OpenAI nearly blew up their $80 billion company. But was the issue they were reportedly arguing over really the right issue?


By Chris Stokel-Walker

On Tuesday night, OpenAI announced that it had reached an agreement in principle for cofounder and recently ousted CEO Sam Altman to return to the company. As part of the arrangement, the $80 billion company will also have a new board composed of Bret Taylor, Larry Summers, and Adam D’Angelo—the latter of whom is the sole holdover from the previous board. Former president Greg Brockman, who quit in protest of Altman’s firing, will also return to his old post. 

That seemingly puts a lid on one of the wilder corporate dramas in Silicon Valley history: After the board got rid of Altman on Friday, the departed CEO (alongside Brockman) wound up agreeing to a new role heading up AI at Microsoft (which also owns a $13 billion stake in OpenAI). In response to the firing, 700-plus OpenAI employees (more than 95% of the company) threatened to quit unless Altman was reinstated and the board overturned. (Bizarrely, one of the signatories was cofounder and chief scientist Ilya Sutskever, who was on the original board and supported Altman’s exit.) And now here we are, with Altman back at the helm of OpenAI and a seemingly more supportive board behind him.

The exact reasons behind OpenAI’s self-immolation this weekend still aren’t clear—even now that Altman is coming back. But they’re thought to revolve around a dispute between Altman and Sutskever about the future direction of the artificial intelligence startup. Altman has reportedly been criticized by some within OpenAI for trying to push the company’s development of AI tech too quickly. Specifically, there’s a push to achieve artificial general intelligence, or AGI, which refers to AI that can learn to accomplish any intellectual task that human beings can perform.

It’s worth noting that Sutskever leads OpenAI’s super-alignment team, which was created to stop AI from going rogue and ignoring human orders. And it’s perhaps telling that Altman’s replacement for around 36 hours was former Twitch CEO Emmett Shear, a vocal advocate for cautious AI development. (Shear himself replaced Mira Murati, OpenAI’s chief technology officer, whose interim CEO label lasted an even shorter time.)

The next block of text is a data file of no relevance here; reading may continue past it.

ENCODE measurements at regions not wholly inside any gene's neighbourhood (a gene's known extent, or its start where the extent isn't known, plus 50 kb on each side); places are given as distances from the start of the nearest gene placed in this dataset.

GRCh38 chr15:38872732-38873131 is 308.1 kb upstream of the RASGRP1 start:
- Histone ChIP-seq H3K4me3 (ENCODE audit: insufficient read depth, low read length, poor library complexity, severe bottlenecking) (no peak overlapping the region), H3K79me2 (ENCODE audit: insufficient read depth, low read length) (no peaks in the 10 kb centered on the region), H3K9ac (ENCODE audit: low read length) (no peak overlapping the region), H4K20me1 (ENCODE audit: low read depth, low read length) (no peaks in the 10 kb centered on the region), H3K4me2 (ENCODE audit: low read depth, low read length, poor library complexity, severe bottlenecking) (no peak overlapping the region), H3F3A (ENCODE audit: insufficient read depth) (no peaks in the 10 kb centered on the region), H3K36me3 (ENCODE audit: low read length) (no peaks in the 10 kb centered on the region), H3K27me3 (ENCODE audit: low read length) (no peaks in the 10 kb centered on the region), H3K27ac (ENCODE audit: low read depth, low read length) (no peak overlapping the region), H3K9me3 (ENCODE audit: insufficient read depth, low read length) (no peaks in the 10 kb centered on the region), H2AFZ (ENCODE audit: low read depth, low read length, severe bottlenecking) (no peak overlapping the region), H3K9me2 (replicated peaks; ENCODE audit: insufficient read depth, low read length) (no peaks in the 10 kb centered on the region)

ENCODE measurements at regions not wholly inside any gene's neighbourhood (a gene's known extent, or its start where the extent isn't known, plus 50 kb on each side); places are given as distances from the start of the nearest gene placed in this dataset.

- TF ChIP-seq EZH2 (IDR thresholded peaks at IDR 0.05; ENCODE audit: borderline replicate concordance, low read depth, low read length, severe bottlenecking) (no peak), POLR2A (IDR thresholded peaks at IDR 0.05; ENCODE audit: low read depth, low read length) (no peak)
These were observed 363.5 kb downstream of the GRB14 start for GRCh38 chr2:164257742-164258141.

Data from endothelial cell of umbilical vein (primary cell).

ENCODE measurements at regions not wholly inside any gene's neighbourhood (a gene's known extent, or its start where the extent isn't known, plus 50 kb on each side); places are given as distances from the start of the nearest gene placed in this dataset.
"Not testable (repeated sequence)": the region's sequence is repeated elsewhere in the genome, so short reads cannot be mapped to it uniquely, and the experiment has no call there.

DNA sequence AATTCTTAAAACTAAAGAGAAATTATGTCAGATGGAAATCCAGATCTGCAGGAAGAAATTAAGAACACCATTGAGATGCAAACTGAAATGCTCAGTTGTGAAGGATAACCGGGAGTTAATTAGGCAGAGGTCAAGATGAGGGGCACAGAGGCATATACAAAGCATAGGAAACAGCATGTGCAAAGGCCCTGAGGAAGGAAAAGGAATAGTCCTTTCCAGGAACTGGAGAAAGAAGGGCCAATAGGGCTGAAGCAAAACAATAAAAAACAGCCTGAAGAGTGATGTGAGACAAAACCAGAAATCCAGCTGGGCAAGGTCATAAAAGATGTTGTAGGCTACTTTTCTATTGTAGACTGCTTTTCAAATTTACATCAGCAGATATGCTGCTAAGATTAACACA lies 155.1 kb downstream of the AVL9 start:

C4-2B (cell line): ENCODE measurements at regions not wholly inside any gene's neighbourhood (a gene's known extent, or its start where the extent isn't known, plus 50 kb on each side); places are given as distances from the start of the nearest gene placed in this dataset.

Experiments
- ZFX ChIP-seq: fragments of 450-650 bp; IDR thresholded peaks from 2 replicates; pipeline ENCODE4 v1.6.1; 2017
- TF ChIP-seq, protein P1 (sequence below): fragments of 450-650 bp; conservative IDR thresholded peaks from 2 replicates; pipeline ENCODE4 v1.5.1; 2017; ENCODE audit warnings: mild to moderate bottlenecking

So, while the OpenAI board remains silent about the real reason for the fissure within the firm, all signs point toward a schism over the perceived risks of superintelligence.

Which most people believe isn’t a realistic risk at all.

“It’s hard to see how this leads to a change about bias, toxicity, hallucinations, ChatGPT causing headaches for teachers, stealing writers’ work, and the general aspiration of this tech as something for bosses to replace workers with,” says Willie Agnew, a researcher at the University of Washington studying AI ethics and critical AI—all of which are proven problems plaguing OpenAI.

OpenAI nearly blew up their $80 billion company. But was the issue they were reportedly arguing over really the right issue?

Movements organized by campaign groups such as Effective Altruism, which believes the risk of runaway AI is all too real, have captured the public’s attention. The Future of Life Institute made headlines in March 2023 for its open letter calling for a pause in AI development. A subsequent May 2023 letter by another group, the Center for AI Safety, warned that AI could be more dangerous to humanity than nuclear weapons. Yet there’s no reliable data suggesting a consensus agreement that AI is indeed an existential threat. One ballyhooed survey of AI researchers had a 4% response rate for a question about AI extinction.

A recent survey suggests 66% of Americans think it’s highly unlikely AI will cause the end of the human race in the next decade. The public is ten times more likely to think the world will end with a nuclear war, twice as likely to think they’ll be struck down by a pandemic, and four times as likely to believe climate change will end humanity.

“For every other existential risk we consider—nuclear weapons, pandemics, global warming, asteroid strikes—we have some evidence that can happen and an idea of the mechanism,” says Julian Togelius, associate professor in AI at New York University. “For superintelligence we have none of that.” Togelius says that “the idea of AGI is not even conceptually coherent.”

Sasha Luccioni, a researcher in ethical and sustainable AI at the company Hugging Face, echoes that sentiment. “If AGI is really the issue behind all of this drama, then OpenAI definitely has more pressing concerns.” Luccioni is worried that people are relying on ChatGPT to assist in fields like mental health therapy—a job for which it’s wholly unqualified—and fears the impact of a torrent of AI-generated disinformation that could poison the well ahead of upcoming elections. “These are all things that should be addressed now, instead of the theoretical threat of AGI, which is wholly hypothetical.”

Perhaps, then, the issue isn’t whether Altman was pursuing AGI at a pace that worried the board but rather that OpenAI has already moved too quickly with ChatGPT—and the result is staring us in the face.

Fast Company